It’s Friday, September 13, and we’re having The Mother of All Thunderstorms in Chicago this morning. I hope my ducks don’t get wet!
It’s National Peanut Day. It’s also Friday the Thirteenth, which many people deem unlucky (I live in a 13-story building, but the thirteenth floor has an elevator button labeled “T”, for “top”.) I wonder if airplanes have a row 13? (I just looked this up and, indeed, some airlines are missing row 13. It’s one of the few examples I know of a company catering to superstition.)
At any rate, it’s also, appropriately, National Defy Superstition Day, as well as Blame Someone Else Day (this is Trump’s own holiday), Bald is Beautiful Day, and Snack a Pickle Day (I didn’t know “Snack” was transitive verb). Finally, but only in Africa, the UK, and Latin America, it’s Roald Dahl Day (Dahl was born on this day in 1916.)
Stuff that happened on September 13 include:
- 1541 – After three years of exile, John Calvin returns to Geneva to reform the church under a body of doctrine known as Calvinism.
- 1609 – Henry Hudson reaches the river that would later be named after him – the Hudson River.
- 1788 – The Philadelphia Convention sets the date for the first presidential election in the United States, and New York City becomes the country’s temporary capital.
- 1814 – In a turning point in the War of 1812, the British fail to capture Baltimore. During the battle, Francis Scott Key composes his poem “Defence of Fort McHenry”, which is later set to music and becomes the United States’ national anthem.
- 1848 – Vermont railroad worker Phineas Gage survives an iron rod 1 1⁄4 inches (3.2 cm) in diameter being driven through his brain; the reported effects on his behavior and personality stimulate discussion of the nature of the brain and its functions.
Gage lived 12 years after the accident, though, famously, people reported that his personality changed considerably. It’s instructive to read the Wikipedia entry linked above; you’ll marvel that he survived. Here’s Gage after he recovered, his skull, which was exhumed and preserved, and the big iron bar that went through it:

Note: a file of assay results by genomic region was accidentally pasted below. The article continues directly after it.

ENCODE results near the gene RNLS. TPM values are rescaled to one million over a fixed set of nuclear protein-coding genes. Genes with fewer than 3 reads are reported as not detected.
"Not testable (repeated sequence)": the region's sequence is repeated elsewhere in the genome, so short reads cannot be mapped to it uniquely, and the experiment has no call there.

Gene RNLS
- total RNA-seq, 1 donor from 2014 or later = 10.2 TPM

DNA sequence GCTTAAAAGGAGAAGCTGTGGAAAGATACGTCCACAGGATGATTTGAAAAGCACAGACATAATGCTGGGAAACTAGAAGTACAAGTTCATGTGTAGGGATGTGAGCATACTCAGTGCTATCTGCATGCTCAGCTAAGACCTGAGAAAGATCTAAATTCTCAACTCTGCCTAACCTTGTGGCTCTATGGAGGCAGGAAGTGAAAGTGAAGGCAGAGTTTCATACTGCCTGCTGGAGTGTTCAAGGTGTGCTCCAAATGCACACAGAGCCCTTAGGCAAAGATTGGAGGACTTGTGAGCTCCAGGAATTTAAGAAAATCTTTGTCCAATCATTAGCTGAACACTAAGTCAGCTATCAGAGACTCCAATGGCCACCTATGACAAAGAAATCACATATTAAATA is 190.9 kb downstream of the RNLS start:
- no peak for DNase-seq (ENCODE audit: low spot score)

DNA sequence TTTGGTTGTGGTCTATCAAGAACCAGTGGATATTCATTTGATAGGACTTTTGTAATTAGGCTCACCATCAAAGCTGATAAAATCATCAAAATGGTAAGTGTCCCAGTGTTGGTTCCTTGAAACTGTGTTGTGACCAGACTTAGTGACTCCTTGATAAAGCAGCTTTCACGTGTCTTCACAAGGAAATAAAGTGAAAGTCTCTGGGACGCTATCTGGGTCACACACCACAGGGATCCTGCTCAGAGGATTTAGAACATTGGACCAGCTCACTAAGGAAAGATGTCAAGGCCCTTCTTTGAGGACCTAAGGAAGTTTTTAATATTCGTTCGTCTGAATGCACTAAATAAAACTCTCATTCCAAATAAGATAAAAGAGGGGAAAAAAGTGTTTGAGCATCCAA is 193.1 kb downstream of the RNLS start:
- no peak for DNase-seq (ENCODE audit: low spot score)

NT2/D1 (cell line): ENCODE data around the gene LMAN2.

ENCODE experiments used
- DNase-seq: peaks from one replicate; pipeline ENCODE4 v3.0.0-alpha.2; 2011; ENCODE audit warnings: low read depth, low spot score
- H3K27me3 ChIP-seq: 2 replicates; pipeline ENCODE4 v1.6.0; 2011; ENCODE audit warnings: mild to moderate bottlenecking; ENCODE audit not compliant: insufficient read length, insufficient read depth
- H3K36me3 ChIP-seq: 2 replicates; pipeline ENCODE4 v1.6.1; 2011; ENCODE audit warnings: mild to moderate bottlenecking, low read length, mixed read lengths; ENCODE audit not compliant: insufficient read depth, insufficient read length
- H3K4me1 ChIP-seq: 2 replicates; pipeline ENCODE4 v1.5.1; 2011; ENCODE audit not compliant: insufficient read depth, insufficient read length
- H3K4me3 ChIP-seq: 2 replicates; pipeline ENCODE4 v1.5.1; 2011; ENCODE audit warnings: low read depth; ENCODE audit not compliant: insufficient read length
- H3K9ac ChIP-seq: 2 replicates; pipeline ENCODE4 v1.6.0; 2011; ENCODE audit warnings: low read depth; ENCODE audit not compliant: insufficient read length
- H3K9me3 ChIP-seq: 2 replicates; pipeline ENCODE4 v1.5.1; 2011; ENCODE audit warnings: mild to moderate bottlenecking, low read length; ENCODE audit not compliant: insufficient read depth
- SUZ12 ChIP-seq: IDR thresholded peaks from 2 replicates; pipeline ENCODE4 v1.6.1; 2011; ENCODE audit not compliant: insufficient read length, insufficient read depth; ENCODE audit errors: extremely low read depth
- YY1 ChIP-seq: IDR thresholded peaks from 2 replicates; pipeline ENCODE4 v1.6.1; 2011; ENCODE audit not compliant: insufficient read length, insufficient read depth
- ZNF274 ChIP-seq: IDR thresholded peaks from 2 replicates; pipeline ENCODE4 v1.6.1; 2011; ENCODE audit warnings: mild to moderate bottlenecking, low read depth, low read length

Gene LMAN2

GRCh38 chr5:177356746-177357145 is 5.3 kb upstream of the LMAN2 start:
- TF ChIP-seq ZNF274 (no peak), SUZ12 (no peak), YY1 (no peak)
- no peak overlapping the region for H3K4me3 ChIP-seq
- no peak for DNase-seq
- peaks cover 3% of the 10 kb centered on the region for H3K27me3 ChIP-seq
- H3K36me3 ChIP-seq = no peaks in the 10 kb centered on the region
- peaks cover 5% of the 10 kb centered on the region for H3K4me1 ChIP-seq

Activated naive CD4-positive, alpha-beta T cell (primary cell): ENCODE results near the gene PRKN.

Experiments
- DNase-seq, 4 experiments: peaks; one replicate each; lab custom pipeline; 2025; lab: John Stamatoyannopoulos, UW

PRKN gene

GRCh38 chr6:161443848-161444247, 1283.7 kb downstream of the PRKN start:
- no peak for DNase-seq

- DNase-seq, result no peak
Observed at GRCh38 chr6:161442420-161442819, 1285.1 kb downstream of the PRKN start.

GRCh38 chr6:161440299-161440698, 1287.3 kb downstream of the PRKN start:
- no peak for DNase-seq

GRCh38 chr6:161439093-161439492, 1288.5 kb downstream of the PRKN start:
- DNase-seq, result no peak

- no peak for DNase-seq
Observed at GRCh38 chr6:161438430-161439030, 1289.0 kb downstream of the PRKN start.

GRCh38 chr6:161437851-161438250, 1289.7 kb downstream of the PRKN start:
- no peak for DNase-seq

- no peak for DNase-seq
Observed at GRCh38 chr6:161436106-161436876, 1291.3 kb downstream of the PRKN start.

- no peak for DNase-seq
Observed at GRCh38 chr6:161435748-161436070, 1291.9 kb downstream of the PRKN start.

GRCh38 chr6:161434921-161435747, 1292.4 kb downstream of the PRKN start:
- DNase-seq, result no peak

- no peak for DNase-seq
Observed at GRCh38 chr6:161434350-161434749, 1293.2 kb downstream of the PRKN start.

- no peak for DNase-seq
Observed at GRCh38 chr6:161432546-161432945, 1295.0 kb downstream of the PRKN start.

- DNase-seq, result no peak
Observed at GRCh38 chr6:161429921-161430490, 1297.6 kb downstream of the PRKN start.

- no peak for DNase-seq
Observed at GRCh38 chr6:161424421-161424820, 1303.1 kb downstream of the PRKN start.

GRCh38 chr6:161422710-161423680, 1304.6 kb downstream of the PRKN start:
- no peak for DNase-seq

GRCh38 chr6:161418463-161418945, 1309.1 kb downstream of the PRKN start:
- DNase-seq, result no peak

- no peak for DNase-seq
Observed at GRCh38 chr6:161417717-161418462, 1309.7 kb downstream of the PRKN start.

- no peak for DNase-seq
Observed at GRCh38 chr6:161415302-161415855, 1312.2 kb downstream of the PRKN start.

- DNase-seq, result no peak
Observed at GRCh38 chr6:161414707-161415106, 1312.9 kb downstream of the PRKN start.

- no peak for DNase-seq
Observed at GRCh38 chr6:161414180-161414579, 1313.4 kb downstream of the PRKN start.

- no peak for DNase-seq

- 1899 – Henry Bliss is the first person in the United States to be killed in an automobile accident.
As Wikipedia notes,
Bliss was disembarking from a streetcar at West 74th Street and Central Park West in New York City, when an electric-powered taxicab (Automobile No. 43) struck him and crushed his head and chest. He died from his injuries the next morning.
Arthur Smith, the driver of the taxicab, was arrested and charged with manslaughter but was acquitted on the grounds that he had no malice, nor was he negligent.
- 1953 – Nikita Khrushchev is appointed General Secretary of the Communist Party of the Soviet Union.
- 1962 – An appeals court orders the University of Mississippi to admit James Meredith, the first African-American student admitted to the segregated university.
- 1993 – Israeli Prime Minister Yitzhak Rabin shakes hands with Palestine Liberation Organization chairman Yasser Arafat at the White House after signing the Oslo Accords granting limited Palestinian autonomy.
Notables born on this day include:
- 1475 – Cesare Borgia, Italian cardinal (d. 1507)
- 1819 – Clara Schumann, German pianist and composer (d. 1896)
- 1851 – Walter Reed, American physician and biologist (d. 1902)
- 1857 – Milton S. Hershey, American businessman, founded The Hershey Company (d. 1945)